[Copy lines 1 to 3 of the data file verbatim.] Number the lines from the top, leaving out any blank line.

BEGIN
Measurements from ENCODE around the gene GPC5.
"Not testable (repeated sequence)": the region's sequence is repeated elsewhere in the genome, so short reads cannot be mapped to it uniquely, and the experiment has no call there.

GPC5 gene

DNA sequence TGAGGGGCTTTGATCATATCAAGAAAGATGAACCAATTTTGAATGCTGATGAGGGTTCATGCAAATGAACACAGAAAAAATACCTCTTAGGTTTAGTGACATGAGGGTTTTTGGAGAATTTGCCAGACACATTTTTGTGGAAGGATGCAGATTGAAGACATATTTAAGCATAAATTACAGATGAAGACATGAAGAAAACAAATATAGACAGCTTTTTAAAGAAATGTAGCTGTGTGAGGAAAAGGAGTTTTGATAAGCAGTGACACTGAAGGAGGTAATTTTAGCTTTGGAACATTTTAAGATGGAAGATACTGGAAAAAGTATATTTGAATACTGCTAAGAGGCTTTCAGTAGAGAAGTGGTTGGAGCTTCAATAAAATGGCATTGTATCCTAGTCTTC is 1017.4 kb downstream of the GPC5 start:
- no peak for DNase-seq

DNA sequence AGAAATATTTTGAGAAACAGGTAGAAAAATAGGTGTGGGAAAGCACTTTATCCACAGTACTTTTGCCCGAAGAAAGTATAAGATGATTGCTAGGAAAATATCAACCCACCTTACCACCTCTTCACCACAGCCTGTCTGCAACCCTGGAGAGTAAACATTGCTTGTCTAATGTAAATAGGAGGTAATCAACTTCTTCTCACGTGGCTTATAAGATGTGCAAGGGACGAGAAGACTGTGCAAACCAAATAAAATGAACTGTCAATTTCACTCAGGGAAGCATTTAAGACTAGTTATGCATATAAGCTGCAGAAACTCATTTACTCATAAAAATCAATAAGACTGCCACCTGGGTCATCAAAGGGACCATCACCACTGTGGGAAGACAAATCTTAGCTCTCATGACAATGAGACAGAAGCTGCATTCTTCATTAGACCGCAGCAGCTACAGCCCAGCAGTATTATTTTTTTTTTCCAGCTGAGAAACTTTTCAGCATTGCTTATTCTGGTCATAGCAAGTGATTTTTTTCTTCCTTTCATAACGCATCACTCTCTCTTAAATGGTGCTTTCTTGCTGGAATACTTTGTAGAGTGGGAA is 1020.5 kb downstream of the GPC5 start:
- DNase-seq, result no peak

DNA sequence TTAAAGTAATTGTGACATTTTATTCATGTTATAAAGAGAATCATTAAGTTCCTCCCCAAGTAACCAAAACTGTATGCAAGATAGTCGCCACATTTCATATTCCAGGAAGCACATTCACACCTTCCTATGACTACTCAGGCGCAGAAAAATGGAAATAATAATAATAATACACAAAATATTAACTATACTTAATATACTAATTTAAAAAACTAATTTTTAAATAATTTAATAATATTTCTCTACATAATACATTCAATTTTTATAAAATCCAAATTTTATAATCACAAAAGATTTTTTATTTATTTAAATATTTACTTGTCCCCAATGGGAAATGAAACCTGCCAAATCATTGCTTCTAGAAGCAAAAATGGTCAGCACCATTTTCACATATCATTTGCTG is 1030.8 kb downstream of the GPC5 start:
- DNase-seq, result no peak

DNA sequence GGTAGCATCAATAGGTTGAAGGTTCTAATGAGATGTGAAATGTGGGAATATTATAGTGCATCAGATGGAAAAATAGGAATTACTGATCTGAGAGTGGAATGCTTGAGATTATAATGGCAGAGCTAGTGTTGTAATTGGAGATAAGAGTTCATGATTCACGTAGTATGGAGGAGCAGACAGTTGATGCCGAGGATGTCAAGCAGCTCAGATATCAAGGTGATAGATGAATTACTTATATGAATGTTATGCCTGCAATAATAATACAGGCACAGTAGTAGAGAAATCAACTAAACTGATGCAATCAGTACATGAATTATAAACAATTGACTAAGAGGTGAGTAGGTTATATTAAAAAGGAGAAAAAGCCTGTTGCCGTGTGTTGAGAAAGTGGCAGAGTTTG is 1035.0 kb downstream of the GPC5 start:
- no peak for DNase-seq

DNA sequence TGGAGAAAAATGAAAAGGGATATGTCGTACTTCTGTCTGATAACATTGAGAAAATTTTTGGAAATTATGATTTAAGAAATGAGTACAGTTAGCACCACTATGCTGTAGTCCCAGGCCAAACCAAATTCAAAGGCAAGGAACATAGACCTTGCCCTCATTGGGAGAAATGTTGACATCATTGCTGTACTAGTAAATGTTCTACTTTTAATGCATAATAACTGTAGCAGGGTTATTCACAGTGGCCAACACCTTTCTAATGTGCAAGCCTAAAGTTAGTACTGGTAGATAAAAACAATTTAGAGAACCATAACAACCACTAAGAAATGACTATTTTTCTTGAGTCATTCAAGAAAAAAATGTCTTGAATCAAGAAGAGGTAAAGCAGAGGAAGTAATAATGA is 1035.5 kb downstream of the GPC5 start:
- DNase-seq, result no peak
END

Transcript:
Measurements from ENCODE around the gene GPC5.
"Not testable (repeated sequence)": the region's sequence is repeated elsewhere in the genome, so short reads cannot be mapped to it uniquely, and the experiment has no call there.

GPC5 gene